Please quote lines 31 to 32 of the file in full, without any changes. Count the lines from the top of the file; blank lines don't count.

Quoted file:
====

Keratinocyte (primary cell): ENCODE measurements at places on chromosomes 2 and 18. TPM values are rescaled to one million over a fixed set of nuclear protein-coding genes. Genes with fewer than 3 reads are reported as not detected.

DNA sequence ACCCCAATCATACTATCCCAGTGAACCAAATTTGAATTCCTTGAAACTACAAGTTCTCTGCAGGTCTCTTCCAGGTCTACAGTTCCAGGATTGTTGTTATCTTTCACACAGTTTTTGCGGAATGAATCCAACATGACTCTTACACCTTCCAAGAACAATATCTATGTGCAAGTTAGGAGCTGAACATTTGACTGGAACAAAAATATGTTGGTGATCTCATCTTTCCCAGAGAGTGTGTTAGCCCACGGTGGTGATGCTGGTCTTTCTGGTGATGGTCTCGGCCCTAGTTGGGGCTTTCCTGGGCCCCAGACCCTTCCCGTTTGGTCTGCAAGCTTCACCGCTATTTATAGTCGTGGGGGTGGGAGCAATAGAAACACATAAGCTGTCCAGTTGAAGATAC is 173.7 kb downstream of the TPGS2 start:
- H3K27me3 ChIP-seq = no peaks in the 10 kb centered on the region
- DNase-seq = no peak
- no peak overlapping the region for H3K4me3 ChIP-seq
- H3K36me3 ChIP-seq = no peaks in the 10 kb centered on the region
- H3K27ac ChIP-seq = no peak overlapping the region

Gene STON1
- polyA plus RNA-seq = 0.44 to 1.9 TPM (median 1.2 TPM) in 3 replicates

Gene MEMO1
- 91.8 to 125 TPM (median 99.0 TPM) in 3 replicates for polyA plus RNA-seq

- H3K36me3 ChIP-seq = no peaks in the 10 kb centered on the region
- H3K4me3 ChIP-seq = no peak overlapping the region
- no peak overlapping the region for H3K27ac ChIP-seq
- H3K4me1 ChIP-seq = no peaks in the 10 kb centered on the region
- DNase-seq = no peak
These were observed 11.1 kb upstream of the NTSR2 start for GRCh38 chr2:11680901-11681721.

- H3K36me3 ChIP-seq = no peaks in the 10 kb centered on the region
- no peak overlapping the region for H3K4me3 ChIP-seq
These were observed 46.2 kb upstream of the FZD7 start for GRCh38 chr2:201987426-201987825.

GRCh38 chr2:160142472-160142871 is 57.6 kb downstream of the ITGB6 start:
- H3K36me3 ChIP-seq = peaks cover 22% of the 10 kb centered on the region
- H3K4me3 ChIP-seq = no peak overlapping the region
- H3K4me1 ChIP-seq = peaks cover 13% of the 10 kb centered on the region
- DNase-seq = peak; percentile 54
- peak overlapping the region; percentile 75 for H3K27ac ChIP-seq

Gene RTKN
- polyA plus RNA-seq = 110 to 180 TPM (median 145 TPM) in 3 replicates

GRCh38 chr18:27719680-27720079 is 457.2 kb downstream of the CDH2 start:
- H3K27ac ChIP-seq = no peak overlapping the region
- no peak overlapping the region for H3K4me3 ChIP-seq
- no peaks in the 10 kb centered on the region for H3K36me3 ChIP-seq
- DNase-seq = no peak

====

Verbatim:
- no peak overlapping the region for H3K4me3 ChIP-seq
- no peaks in the 10 kb centered on the region for H3K36me3 ChIP-seq